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Adagio Teas
   Features  >  London Theatre Reviews

at the Donmar Warehouse


  Dominic West and Kate Fleetwood/ Ph: Johan Persson

Jumping in at the deep end, director Jonathan Munby kicks off his production of Life is a Dream with a piece of pell-mell imaginary theatre. A character in elaborate 17th-century military regalia is supposedly trying to control a runaway horse. The incident, evoked by the clapping and stamping of anonymous figures in black, is a bit like Equus without the masks.
This dynamic opening scene helps lure us into a highly stylized world envisioned by Pedro Calderón de la Barca for the Spanish court in 1635. In order to get his plot going, Calderón needs the rider – a woman disguised as a man – to stumble across the remote tower where a prince of the realm has been imprisoned since the day of his birth. Seguismundo was incarcerated here by his father because of dire astrological portents that predicted he would grow into a debauched tyrant equal to the most depraved of Roman emperors.
The rider, Rosaura, is on a mission to track down the man who has robbed her of her honor. She plans to do him in with a golden blade that is inscribed with a cryptic message from her father. Of course, this being fantasy, Clotaldo, the man to whom she reveals her secret agenda, is not only Seguismundo’s jailer, but also the father she has never known – though he does not tell her this until much, much later.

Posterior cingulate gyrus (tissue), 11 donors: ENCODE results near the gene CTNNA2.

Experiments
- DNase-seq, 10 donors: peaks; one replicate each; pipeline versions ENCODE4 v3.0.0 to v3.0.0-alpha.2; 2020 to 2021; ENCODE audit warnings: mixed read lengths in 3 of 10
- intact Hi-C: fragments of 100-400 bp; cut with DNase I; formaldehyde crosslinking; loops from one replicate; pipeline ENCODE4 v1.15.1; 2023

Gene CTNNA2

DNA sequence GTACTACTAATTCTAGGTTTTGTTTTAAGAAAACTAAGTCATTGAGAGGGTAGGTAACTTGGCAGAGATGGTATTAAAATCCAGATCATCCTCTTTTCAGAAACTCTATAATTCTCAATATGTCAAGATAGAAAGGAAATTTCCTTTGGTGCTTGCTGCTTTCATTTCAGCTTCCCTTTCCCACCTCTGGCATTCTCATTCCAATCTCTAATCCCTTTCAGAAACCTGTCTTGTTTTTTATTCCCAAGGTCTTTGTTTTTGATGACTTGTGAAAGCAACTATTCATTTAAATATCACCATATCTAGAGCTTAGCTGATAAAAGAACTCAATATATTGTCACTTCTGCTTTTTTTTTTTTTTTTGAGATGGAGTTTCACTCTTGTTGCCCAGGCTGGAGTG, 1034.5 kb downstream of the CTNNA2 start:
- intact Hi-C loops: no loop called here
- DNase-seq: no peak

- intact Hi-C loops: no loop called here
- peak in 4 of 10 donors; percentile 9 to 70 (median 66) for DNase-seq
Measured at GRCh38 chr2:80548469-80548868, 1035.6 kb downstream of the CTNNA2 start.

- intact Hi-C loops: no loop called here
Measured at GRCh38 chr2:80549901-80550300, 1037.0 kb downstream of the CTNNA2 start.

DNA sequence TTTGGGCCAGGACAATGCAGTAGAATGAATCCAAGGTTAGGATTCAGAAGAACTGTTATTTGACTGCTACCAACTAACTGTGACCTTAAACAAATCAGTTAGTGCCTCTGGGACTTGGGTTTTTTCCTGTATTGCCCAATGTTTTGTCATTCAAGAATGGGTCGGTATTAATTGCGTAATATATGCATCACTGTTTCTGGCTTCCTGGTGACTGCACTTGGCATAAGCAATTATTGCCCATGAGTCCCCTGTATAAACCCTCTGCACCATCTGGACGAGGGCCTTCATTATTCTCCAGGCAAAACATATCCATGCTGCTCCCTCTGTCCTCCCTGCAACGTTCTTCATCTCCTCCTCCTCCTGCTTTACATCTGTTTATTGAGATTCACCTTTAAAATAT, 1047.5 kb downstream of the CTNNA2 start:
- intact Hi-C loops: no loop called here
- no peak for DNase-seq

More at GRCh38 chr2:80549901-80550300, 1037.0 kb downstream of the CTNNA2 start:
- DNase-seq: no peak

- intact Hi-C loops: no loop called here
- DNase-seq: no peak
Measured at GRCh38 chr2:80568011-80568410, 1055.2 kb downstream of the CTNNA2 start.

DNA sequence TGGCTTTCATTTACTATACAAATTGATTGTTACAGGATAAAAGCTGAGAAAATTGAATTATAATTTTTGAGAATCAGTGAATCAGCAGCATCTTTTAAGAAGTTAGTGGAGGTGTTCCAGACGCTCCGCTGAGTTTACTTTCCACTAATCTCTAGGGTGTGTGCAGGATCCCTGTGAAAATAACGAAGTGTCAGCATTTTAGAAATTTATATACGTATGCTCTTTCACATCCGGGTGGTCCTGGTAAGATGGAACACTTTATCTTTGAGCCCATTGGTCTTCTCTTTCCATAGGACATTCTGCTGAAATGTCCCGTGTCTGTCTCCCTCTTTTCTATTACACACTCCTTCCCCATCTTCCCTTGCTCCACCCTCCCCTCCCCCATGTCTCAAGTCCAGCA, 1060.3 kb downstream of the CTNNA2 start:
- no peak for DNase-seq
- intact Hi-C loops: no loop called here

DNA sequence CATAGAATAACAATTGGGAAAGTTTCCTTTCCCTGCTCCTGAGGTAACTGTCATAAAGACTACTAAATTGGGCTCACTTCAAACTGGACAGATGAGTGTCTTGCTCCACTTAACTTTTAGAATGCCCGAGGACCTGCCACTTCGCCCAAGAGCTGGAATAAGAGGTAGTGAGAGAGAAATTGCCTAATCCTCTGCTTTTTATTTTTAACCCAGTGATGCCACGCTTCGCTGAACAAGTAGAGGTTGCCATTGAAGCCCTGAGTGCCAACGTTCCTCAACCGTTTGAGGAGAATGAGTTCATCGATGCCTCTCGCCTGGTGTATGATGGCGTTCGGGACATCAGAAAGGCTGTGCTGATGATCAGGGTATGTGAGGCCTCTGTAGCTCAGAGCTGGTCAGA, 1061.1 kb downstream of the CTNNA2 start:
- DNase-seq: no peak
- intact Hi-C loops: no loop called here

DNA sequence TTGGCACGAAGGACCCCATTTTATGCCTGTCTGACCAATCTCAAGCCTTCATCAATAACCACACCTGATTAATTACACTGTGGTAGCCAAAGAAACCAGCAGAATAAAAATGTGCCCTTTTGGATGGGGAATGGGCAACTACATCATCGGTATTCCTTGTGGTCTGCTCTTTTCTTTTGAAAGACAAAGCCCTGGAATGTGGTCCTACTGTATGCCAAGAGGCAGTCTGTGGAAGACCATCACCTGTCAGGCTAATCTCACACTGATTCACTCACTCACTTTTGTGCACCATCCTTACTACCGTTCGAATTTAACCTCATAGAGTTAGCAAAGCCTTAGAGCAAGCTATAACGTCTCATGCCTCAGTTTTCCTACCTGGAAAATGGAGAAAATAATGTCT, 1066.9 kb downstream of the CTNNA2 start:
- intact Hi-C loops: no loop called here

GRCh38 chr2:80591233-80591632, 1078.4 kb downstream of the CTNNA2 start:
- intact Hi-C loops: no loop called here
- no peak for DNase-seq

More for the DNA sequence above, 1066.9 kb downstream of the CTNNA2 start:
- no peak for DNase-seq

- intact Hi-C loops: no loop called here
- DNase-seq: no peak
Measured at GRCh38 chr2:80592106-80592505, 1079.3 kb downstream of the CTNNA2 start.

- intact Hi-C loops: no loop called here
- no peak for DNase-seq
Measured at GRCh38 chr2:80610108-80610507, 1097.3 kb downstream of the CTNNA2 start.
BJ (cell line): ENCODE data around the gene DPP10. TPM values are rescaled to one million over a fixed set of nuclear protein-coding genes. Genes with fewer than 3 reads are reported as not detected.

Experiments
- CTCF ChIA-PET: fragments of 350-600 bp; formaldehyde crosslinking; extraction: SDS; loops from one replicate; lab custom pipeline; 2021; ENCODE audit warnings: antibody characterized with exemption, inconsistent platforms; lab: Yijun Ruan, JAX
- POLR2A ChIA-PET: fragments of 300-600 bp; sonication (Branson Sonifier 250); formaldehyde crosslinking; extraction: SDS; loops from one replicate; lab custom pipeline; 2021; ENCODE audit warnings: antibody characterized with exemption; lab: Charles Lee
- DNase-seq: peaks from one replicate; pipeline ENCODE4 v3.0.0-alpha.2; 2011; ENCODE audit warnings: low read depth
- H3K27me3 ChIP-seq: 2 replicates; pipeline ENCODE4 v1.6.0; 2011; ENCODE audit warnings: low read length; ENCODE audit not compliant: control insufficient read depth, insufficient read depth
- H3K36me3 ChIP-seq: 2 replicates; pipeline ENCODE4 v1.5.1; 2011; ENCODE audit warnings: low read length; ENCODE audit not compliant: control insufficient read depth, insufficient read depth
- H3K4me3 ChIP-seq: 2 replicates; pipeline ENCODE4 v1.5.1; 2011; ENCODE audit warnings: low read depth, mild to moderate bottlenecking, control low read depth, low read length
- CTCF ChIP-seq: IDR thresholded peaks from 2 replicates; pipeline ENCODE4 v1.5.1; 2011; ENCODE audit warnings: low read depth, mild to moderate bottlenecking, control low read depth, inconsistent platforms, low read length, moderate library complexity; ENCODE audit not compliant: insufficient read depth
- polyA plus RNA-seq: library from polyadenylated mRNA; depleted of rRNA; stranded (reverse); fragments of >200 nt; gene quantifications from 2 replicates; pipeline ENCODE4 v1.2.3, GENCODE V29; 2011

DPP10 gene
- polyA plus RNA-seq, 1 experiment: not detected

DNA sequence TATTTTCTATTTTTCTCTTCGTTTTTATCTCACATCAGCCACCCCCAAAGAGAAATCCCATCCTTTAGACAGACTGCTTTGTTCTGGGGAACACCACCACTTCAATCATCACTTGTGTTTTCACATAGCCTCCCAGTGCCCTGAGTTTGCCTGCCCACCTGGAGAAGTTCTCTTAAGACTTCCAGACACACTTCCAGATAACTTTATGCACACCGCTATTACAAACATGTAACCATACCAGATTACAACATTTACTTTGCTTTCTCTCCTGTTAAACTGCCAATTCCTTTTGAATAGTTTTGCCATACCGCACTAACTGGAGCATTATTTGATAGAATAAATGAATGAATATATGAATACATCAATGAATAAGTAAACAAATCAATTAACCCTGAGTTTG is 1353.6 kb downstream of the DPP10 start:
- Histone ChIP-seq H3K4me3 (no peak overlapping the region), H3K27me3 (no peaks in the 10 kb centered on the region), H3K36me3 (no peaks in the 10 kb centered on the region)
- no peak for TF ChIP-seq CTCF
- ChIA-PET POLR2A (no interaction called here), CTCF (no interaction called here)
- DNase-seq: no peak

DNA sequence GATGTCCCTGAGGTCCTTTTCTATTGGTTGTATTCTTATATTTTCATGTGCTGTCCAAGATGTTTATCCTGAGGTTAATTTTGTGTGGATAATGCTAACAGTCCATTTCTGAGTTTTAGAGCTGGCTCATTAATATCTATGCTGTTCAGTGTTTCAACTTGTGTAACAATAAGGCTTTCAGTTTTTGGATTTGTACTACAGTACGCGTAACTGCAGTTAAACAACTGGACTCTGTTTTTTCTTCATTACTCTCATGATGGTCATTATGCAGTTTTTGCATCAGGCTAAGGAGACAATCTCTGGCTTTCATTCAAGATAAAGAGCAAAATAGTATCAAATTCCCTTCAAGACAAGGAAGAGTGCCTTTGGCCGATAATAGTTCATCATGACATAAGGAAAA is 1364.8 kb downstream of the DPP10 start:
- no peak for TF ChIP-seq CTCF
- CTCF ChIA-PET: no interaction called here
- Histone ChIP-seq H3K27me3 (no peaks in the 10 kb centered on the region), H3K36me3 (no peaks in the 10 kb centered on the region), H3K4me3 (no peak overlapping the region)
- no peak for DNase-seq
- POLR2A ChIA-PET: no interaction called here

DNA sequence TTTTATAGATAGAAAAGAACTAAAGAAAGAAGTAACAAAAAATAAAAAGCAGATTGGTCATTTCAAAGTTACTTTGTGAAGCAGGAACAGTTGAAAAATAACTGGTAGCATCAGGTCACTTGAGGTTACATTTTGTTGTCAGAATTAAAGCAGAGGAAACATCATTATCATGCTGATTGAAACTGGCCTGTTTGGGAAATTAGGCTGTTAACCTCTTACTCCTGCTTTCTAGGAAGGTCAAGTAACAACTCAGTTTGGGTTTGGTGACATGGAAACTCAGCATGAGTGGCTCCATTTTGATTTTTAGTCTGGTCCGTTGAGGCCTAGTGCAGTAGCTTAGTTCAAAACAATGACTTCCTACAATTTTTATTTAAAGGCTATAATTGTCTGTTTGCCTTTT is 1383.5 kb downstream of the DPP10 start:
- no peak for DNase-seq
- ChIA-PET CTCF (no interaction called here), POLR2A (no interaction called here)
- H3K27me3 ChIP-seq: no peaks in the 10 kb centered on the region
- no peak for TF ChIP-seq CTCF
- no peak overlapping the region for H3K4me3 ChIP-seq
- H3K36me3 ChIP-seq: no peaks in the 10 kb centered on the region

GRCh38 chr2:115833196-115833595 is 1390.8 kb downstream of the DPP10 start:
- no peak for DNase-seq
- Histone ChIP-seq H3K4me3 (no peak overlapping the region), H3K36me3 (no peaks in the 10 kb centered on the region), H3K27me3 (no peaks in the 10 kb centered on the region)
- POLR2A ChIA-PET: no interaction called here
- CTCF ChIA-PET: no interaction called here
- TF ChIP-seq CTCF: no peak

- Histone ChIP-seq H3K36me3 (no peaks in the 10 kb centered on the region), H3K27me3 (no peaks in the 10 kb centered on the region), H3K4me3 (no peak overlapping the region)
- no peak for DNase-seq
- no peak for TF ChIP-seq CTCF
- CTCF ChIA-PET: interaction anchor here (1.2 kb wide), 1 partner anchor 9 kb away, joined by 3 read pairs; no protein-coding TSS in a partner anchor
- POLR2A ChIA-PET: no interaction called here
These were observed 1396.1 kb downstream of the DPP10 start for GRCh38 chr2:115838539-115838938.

Clotaldo, in turn, is embroiled in a plot that has been concocted by Seguismundo’s father, King Basilio. In order to test the validity of the prophecy, they drug him, bring him to court and treat him as a demigod. Seguismundo, kowtowed to by one and all, fulfills the direst of expectations. He attempts to rape every woman in sight – he has never seen one before – and also demands that his father be put to death for denying him his due.
Appalled by Seguismundo’s bestial behaviour, his father re-drugs him and returns him to his prison chains. Clotaldo is there to convince him that everything that has just transpired has been nothing but a dream.
How Seguismundo discovers his innate nobility and reverses the prophecy turns out to be what the second act is all about. He comes to the conclusion that even if this was a dream there are lessons to be learned. Seguismundo is not just reformed; he is – believe it or not – positively transformed.
From top to bottom the Donmar cast is superb. Dominic West (The Wire) brings a forthright intensity to his portrayal of Seguismundo. Kate Fleetwood, who was so compelling last season as Patrick Stewart’s Lady Macbeth, plays Rosaura with unwavering determination.
Even if, like me, you have long since abandoned any intention of ever trying to finish Don Quixote, this is an engrossing evening of theatre excavated from Spain’s remote and illustrious Golden Age. 


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